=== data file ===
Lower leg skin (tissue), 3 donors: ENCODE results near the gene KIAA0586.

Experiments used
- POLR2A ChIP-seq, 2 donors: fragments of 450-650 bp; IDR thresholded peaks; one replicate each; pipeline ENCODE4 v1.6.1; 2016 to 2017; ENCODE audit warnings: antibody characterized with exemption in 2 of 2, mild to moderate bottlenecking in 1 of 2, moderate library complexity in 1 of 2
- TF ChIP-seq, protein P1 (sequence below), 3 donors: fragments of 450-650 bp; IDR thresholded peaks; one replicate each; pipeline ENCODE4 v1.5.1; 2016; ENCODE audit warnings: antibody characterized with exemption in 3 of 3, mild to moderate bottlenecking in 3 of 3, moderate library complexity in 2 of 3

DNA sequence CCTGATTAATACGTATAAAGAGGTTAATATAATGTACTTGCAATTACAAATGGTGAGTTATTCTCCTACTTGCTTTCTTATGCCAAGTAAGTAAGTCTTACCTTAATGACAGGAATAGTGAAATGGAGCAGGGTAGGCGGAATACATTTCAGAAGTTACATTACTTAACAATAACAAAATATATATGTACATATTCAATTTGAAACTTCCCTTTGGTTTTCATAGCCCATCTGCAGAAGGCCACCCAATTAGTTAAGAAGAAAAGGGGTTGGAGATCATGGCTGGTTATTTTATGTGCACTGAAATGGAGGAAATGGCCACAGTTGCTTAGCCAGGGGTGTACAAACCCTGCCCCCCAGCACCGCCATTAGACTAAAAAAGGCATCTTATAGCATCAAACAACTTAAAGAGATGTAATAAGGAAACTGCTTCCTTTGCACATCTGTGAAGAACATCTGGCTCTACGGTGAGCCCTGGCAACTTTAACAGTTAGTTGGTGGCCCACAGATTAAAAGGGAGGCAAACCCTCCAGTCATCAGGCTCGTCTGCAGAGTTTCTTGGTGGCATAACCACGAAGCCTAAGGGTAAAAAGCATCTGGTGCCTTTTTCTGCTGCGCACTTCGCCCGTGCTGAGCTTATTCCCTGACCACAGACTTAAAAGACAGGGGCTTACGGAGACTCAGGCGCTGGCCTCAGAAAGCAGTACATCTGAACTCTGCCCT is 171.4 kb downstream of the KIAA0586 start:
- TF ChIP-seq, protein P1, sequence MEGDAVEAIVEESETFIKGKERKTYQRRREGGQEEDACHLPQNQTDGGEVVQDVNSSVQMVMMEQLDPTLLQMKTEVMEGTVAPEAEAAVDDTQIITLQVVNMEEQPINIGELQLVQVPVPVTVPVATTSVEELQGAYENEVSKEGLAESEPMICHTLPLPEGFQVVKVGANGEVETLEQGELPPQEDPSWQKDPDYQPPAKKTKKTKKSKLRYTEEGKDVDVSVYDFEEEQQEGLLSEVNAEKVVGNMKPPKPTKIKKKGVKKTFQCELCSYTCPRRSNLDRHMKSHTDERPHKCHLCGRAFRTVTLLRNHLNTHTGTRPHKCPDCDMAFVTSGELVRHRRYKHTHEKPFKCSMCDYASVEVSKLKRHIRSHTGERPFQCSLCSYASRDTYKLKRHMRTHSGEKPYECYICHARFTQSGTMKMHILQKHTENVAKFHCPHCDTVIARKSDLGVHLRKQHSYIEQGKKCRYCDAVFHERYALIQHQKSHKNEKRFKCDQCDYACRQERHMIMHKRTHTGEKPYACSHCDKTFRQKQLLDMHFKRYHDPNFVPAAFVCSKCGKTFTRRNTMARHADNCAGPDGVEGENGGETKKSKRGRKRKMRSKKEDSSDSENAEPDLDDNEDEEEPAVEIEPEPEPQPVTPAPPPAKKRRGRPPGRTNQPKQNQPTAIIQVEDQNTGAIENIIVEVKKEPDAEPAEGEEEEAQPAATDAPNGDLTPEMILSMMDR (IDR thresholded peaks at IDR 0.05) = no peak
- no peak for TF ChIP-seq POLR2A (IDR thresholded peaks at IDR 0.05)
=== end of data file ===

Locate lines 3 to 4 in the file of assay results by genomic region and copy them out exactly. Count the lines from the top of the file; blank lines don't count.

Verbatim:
- POLR2A ChIP-seq, 2 donors: fragments of 450-650 bp; IDR thresholded peaks; one replicate each; pipeline ENCODE4 v1.6.1; 2016 to 2017; ENCODE audit warnings: antibody characterized with exemption in 2 of 2, mild to moderate bottlenecking in 1 of 2, moderate library complexity in 1 of 2
- TF ChIP-seq, protein P1 (sequence below), 3 donors: fragments of 450-650 bp; IDR thresholded peaks; one replicate each; pipeline ENCODE4 v1.5.1; 2016; ENCODE audit warnings: antibody characterized with exemption in 3 of 3, mild to moderate bottlenecking in 3 of 3, moderate library complexity in 2 of 3